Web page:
American Economic Crisis and Social Changes:

Corporate Power vs. People Power

Course Description

The relation between corporations, American democracy and the American Dream is fraying. Downsizing, re-engineering and global outsourcing signal just some of the radical changes. This course analyzes the corporation as it affects the economic health of the the world, the nation and the health of American communities. It also proposes changes in the corporate system—both at the national and global levels—that can heal American social problems while increasing the health of American business.

The vast power of rising global corporate empires - from Citigroup to Exxon/Mobil to Microsoft - poses new threats to American democracy and the wellbeing of all citizens. While American corporations are trumpeted as a model of efficiency for the whole world, their vast size, singleminded profit seeking, and lack of public acountability create problems of corporate sovereignty similar to those a hundred years ago during the age of the Robber Barons. While the economy as a whole grows rapidly and dramatic technological change revolutionizes our lives, the poor multiply, wages stagnate, corporate profit and power grow, and job security is vanishing. Big business increasingly sets the agenda for both political parties. We worship money as our highest value.

This course offers new solutions for these problems, offering a vision of how to maintain prosperity while bringing corporations under democratic control. It shows that we need new labor and community movements with a populist vision, a new legal framework of democratic corporate governance for the world as a whole, and new communitarian values and social agreements.

The course offers students literacy in political economy, the theory of the corporation, the practice of business, and the making of social change. It provides a new perspective on current affairs and American society, and should help students interpret the news about the economy and American social problems in a more critical and informed way. It does not require prior background in political economy or economics, and uses texts that are written for the general reader.

Requirements and Basis For Grading:

  • Midterm
  • Final
  • Group Reports


(In bookstore and on library reserve)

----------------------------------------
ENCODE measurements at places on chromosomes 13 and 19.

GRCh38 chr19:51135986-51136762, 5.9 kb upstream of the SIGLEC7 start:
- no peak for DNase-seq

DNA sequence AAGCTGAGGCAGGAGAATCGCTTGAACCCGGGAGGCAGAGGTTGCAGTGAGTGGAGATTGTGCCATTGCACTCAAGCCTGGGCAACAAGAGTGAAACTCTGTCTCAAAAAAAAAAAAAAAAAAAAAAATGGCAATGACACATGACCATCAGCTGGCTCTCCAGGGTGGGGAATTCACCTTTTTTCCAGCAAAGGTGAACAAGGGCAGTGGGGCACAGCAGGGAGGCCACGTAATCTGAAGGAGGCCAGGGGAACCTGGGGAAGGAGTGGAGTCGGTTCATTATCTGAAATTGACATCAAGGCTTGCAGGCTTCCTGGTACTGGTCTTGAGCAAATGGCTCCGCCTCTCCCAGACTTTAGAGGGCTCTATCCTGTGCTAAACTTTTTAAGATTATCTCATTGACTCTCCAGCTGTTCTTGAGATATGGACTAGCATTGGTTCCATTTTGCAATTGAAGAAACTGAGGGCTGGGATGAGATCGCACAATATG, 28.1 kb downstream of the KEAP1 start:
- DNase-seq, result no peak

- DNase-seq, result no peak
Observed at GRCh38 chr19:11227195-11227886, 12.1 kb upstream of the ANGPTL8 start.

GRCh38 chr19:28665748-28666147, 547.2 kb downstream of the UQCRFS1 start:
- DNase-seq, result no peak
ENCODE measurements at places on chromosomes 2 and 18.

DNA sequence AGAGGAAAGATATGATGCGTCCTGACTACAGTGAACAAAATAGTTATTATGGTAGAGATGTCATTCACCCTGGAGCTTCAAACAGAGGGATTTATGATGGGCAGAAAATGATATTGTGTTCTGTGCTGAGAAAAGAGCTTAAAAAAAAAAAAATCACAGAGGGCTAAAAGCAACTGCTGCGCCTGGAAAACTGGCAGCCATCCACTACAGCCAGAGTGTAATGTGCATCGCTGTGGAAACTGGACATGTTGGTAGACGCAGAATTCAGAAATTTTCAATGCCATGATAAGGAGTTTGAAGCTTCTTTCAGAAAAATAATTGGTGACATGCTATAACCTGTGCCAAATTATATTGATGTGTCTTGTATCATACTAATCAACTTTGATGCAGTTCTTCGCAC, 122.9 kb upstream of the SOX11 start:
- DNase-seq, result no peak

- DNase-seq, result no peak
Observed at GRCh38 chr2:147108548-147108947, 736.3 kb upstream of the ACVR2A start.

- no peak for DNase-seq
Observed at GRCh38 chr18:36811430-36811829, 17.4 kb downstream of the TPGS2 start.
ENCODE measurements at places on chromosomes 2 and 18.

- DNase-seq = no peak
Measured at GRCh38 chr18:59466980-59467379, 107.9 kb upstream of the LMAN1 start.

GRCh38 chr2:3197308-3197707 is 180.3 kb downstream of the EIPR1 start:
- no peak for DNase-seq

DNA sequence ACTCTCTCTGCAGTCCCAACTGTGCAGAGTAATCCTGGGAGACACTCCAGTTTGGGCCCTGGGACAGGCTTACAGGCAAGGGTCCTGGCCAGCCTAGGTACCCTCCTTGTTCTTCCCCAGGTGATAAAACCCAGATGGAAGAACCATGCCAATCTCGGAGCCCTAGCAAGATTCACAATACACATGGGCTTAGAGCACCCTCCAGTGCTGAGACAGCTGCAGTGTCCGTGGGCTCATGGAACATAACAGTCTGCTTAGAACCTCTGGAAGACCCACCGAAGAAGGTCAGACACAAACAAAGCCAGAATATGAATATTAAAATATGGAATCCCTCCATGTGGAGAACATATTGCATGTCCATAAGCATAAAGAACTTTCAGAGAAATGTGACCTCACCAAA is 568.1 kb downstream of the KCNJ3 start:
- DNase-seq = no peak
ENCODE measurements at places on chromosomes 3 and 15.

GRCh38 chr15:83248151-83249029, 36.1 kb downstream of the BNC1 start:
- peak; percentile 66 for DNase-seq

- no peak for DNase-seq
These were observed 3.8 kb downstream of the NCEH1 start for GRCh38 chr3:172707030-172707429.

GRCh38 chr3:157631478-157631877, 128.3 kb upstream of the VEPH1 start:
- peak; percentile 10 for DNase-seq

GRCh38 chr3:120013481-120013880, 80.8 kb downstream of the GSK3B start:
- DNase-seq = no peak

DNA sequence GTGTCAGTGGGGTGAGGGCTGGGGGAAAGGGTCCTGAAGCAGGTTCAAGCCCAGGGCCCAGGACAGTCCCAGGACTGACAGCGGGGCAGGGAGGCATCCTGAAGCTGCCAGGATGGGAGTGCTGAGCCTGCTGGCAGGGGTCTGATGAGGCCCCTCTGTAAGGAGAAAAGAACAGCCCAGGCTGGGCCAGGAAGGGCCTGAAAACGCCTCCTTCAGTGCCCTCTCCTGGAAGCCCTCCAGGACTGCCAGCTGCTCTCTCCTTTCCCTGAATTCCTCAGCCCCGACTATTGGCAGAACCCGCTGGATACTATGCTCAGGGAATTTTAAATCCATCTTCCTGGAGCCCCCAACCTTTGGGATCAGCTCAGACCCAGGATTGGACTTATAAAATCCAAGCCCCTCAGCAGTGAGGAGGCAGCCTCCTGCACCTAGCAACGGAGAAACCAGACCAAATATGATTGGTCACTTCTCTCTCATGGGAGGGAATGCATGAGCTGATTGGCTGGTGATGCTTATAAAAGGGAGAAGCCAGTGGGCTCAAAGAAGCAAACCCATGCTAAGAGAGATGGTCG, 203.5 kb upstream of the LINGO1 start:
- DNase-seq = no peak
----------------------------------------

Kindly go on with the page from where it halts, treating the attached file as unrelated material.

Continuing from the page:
• *Brecher and Costello, Global Village or Global Pillage
  • Collins and Yeskel, Economic Apartheid in America
  • *Derber, Corporation Nation
  • *Derber, The Wilding of America
  • *Friedman, The Lexus and the Olive Tree
  • Makower, Beyond the Bottom Line
  • Vogel, Japan as Number One
  • Thurow, Head to Head
  • Wallach and Sforza, The WTO
  • Brecher and Costello, Globalization From Below

*Recommended for Purchase

Course Readings

  1. Who Runs the World? Corporate Sovereignty and The New Global Economy
    1. Global Corporations and the Future of Democracy [Week 1]
      • Thurow, Head to Head, Chapters 2,5 (optional)
    2. Globalization:Race to the Top or Race to the Bottom? [Week 2]
      • Brecher and Costello, Global Village or Global Pillage? Chaps 1-3
      • Friedman, The Lexus and the Olive Tree, Chaps. 1,6,7,9
    3. Working the Globe: The Rise of the Multinational Corporations and Global Government [Week 3]
      • Derber, Corporation Nation, Chap. 14
      • Wallach and Sforza, The WTO, pp.13-60   
      • A Citizen’s Guide to the WTO
  2. The American Dream at Risk: Corporate Rule and The Threat to Democracy
    1. New Robber Barons?: Corporate Sovereignty [Week 4]
      • Derber, Corporation Nation. Intro, Chaps 1-4
    2. The Corporate Mystique [Week 5]
      • Derber, Corporation Nation, Chaps. 6-9
    3. Inequality and Poverty: Corporate Rule, the New Social Contract and the End of the American Dream [Week 6]
      • Collins and Yeskel, Economic Apartheid in America, Chapters 1-3
    4. Social Disintegration: The Ungluing of America [Week 7]
      • Derber, The Wilding of America. Chaps. 1,2,4  
  3. Justice and Community as Economic Strategies: Toward A Social (Moral) Market
    1. Justice and Prosperity: The Western European Strategy [Week 8]
      • Kuttner, The Economic Illusion, Chapters 4,6
    2. Community and Prosperity: The Japanese Corporate Strategy [Week 9]
      • Vogel, Japan as Number One, Chaps. 4,5,6,7,8 (optional)
      • Thurow, Head to Head, Chaps. 2, 4
  4. Positive Populism: Toward Economic Democracy
    1. Toward A New US Economic Model: Postive Populism and
      The Accountable Corporation [Week 10]
      • Derber, Corporation Nation, Chapters 9-11; 13,14
    2. Can Corporations Be Responsible? [Week 11]
      • Makower,  Beyond the Bottom Line , Chaps 1, 8
      • Derber, Corporation Nation, Chapter 12
    3. Populist Politics for 2000 and Beyond: The US [Week 12]
      • Derber, Corporation Nation, Chapter 15
      • Collins and Yeskel, Economic Apartheid, Chaps. 4,5
    4. Populist Politics for 2000 and Beyond: The World [Week 13]
      • Brecher and Costello, Globalization From Below